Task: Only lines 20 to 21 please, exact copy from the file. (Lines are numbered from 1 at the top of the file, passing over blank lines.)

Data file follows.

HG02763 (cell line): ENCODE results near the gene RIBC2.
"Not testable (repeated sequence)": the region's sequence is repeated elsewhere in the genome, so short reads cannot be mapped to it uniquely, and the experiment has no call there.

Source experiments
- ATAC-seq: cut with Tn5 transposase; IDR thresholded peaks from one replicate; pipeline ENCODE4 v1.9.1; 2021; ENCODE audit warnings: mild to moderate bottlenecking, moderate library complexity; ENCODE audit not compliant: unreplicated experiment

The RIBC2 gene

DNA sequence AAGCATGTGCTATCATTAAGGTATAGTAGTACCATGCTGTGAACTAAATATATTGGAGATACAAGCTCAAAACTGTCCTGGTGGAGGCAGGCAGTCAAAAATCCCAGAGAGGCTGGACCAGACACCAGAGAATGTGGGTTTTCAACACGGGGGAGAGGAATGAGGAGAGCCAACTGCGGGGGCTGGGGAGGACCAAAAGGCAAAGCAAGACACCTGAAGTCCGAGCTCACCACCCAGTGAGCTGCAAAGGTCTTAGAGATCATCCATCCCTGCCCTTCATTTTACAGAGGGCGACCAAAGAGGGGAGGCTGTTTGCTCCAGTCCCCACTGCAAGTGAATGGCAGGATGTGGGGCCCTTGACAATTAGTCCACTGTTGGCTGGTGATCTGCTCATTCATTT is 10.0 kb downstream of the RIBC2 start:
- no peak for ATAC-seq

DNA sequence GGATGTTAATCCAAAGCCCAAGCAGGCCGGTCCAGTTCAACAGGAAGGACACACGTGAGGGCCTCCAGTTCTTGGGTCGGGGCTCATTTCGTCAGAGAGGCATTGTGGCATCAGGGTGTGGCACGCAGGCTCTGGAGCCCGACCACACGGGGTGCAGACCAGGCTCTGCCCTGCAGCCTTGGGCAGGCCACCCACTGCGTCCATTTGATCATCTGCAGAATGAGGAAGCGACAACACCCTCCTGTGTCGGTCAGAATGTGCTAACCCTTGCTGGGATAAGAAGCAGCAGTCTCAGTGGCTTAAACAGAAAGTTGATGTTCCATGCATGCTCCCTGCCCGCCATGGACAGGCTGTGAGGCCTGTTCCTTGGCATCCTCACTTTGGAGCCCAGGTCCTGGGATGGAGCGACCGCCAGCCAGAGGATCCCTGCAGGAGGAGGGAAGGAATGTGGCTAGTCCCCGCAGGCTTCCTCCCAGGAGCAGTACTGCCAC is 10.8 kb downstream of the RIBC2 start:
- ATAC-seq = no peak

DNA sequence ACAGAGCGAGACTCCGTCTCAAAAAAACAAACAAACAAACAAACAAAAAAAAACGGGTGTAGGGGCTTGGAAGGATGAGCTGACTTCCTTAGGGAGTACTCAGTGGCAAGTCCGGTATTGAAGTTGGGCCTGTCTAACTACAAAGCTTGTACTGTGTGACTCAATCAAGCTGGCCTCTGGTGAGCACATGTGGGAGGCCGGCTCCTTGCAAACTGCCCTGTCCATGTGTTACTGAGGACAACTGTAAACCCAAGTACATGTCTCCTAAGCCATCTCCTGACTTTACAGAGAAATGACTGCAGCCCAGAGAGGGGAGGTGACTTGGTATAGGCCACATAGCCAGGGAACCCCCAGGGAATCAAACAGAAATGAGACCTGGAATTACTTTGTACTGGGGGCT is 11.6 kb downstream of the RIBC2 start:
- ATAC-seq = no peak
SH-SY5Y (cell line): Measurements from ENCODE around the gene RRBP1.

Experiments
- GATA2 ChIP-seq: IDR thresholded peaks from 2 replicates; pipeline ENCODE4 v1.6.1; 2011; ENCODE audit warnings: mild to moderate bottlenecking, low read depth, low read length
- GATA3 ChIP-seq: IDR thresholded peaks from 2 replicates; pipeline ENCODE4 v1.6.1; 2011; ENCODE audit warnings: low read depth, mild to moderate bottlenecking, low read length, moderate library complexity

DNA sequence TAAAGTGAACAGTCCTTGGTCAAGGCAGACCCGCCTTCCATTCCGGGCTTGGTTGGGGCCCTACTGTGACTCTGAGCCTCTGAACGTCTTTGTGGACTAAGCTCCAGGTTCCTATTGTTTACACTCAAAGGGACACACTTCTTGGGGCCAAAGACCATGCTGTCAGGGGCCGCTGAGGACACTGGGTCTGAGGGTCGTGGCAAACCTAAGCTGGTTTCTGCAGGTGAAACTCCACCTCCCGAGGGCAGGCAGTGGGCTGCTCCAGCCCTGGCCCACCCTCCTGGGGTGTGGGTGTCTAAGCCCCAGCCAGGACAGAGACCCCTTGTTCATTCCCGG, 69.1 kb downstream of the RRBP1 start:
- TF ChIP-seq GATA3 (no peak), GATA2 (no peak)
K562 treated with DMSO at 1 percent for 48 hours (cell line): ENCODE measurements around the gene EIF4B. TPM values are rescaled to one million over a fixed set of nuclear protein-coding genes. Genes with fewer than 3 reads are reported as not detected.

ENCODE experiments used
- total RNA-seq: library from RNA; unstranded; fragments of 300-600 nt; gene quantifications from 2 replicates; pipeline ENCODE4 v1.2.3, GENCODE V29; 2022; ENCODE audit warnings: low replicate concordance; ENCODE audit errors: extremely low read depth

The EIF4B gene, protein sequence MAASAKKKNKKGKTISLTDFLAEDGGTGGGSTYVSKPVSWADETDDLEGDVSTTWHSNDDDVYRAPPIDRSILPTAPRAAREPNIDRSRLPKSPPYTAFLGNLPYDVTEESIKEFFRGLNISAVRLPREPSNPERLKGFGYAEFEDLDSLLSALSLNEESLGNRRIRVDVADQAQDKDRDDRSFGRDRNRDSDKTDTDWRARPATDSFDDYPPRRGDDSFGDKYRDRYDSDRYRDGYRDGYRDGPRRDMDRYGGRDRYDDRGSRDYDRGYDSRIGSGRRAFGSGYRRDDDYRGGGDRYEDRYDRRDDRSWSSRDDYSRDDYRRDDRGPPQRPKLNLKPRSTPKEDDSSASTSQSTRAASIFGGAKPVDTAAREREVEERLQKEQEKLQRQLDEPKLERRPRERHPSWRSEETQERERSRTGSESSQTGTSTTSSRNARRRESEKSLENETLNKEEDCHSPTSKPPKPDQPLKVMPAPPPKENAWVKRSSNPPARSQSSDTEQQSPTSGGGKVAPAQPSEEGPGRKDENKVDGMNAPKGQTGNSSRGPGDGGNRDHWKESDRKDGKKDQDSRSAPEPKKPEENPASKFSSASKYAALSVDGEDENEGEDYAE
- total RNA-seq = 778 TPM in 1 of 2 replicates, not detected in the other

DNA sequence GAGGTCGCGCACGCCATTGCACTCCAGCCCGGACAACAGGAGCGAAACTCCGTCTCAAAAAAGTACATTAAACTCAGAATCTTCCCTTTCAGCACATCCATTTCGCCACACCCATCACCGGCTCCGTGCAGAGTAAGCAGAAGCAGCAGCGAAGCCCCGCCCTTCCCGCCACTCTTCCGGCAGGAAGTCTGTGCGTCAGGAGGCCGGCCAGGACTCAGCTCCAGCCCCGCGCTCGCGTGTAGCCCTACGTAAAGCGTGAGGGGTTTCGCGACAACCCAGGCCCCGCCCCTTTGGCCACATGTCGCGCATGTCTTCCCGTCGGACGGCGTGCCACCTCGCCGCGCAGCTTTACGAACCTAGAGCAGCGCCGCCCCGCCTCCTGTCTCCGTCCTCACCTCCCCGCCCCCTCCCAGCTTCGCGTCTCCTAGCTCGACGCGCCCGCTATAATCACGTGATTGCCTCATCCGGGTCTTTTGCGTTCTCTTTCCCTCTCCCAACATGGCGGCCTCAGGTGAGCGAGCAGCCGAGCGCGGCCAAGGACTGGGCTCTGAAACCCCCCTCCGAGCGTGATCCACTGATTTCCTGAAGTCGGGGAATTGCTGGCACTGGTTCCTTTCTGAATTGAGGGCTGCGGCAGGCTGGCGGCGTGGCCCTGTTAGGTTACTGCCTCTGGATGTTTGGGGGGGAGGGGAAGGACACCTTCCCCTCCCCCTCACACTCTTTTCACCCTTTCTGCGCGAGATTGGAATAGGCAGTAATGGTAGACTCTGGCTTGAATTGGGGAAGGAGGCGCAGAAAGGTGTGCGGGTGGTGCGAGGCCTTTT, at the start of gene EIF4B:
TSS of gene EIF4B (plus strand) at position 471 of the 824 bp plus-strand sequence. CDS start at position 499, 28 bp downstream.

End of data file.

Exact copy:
- total RNA-seq: library from RNA; unstranded; fragments of 300-600 nt; gene quantifications from 2 replicates; pipeline ENCODE4 v1.2.3, GENCODE V29; 2022; ENCODE audit warnings: low replicate concordance; ENCODE audit errors: extremely low read depth

The EIF4B gene, protein sequence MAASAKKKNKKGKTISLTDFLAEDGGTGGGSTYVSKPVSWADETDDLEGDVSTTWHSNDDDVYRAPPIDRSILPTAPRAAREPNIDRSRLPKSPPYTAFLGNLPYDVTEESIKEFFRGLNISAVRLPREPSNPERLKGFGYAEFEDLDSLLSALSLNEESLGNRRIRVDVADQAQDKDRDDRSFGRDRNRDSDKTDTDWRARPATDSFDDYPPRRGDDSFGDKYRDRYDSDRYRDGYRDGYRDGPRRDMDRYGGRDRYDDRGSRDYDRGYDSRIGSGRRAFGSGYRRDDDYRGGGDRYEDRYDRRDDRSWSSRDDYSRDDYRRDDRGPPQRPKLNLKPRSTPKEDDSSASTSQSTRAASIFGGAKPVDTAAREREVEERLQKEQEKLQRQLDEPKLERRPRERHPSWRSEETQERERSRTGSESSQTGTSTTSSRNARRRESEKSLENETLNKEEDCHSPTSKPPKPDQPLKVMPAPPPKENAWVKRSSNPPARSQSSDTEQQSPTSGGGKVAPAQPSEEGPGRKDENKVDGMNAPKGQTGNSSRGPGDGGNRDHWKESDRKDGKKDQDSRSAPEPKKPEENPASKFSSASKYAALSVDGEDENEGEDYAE